goods. Today "you can get any-
thing if you want to pay for it."

The large, modern Willow Run
airport, which became University
property last June 3. is the center
of one of the greaLes; aeronautical
research programs in the history
of modern technical education.
While still being operated for
commercial purposes by PCA-
Capital Airlines, the airport is
used by many departments in
the College of Engineering, and
other schools. Its facilities have
provided the aeronautical engi-
neering department with a sorely
needed place to carry on research.,

Plans are progressing to expand
this department into an aeronau-
tical, operational, technological
research center second to none,
University officials say.
Current plans involve the use
of the field as a test station to
train students in matters relating
to aviation, aircraft and airports.
Emphasis is placed on training in
propulsion and aerodynamics, the
study of properties of air traveling
at speeds greater than sound ve-
locity (746 miles per hour at sea
level).

"Everything done at Willow
Run should serve the country as
an example of efficient design
and management," Prof. Emer-
son W. Conlon, chairman of the
Department of Aeronautical En-
gineering, said.
Large scale loading tests were
the first projects proposed for
Willow Run by Prof. William S.
Housel, of the Department of Civil
Engineering, and consulting en-
gineer during construction of the
airport. This test was first, Prof.
Housel said, because the first run-

ways at Willow Run were not built
for such loads as are anticipated.
"We must either take the precau-
tions to see that these runways
are not damaged, or establish
rates high enough to repair or re-
place them," he said.
The second project included
field observations of the service
behavior of runways. This involved
the construction and testing of
full scale pavement cross-sec-
tions under accelerated traffic
and full-sized wheel loads, as well
as observation and analysis of ex-

Willow Run Airport Is Center of Broad Research Program

isting pavement under incrwsecd
traffic loads.
Project three involves the de-
sign of airport drainage systems.
A program of soil surveys and the
influence of soil conditions on air-
port design and construction is the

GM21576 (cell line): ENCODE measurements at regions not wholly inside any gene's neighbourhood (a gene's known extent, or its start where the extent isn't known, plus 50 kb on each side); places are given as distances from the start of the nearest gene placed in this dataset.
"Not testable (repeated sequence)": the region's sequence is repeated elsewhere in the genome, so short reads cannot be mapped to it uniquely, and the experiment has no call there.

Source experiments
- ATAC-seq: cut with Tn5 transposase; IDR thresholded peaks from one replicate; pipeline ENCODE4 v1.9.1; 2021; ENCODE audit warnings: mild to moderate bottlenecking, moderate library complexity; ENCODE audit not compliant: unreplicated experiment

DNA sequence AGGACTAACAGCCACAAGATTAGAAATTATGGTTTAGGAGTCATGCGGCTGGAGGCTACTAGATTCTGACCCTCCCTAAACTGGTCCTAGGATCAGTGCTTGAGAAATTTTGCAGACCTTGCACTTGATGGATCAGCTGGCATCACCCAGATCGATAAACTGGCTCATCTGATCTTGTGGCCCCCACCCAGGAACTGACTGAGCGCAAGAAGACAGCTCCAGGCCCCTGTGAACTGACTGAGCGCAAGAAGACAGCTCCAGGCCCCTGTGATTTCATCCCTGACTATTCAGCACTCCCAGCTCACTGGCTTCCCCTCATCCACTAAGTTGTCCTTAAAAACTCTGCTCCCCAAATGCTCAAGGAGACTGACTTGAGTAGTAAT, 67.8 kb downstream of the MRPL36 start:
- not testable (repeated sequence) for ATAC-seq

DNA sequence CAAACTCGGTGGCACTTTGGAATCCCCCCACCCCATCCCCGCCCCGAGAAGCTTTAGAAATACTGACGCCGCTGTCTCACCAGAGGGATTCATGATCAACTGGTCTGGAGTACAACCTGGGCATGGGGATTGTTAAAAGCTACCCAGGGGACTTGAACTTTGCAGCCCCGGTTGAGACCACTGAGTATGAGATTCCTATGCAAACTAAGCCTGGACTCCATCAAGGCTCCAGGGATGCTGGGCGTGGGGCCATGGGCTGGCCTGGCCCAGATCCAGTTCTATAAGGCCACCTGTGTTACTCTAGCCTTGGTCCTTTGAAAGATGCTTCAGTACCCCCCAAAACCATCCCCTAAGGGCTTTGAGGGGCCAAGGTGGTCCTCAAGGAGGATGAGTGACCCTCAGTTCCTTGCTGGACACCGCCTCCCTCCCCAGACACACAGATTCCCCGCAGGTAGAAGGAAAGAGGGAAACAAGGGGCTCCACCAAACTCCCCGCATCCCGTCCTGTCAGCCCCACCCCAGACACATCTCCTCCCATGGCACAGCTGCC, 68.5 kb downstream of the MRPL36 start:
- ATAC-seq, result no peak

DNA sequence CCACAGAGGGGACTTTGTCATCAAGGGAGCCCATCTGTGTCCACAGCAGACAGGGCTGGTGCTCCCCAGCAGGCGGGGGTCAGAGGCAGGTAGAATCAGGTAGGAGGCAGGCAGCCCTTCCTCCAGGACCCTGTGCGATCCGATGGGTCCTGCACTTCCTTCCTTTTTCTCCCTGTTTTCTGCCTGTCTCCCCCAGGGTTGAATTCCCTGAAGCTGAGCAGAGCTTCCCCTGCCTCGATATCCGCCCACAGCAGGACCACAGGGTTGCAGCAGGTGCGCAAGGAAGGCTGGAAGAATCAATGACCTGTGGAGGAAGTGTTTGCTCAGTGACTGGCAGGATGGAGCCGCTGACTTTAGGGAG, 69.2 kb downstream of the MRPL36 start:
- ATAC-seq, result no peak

fourth project planned. The fifth
project is to secure modern equip-
ment design, operating charac-
teristics, and cost estimates.
"As a field laboratory, Willow
Run will be unexcelled by any
facility available to a university,"
Prof. Housel said.

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NOT JUST A STORE we hope you'll agree . . . but a warmly in-
viting series of shops gathered under one roof (slightly irregular
as you see above, but with loads of atmosphere everyone says).
Next thing to your home away from home. . . the place you'll come
for everything from nail polish and a new formal to a snack be-

I i _i, i

Elt diian :4 'I'm
offers PRACTICAL EXPERIENCE to Students
in

Reporting,
Organization and
Analysis of News
The Michigan Daily offers tryouts
exceptional opportunities to gain.
practical training and experience,
in newswriting, feature writing,
headline writing, page make-up
and editorial work. All eligible
second-semester freshmen, sopho-
mores and upperclassmen inter-
ested in trying out for The Daily
editorial staff should attend a
ieeting to be held at the begin-
ning of the fall semester. No
previous experience is necessary.

Advertising Layout
and Design
The advertising department of
The Michigan Daily offers you an
excellent opportunity to acquire
practical experience in the field
of Advertising Layout and De-
sign. If you have had no previous
training you will be given free
instruction. If you have had class-
room training, you will 'test your
ability with actual practice. You
can obtain business experience
and personal contact with adver-
tisers that you can secure no other
way.

4 /

.. *. *. . ~. .* * * ..*.**..* *

;5:..

MMIMWIA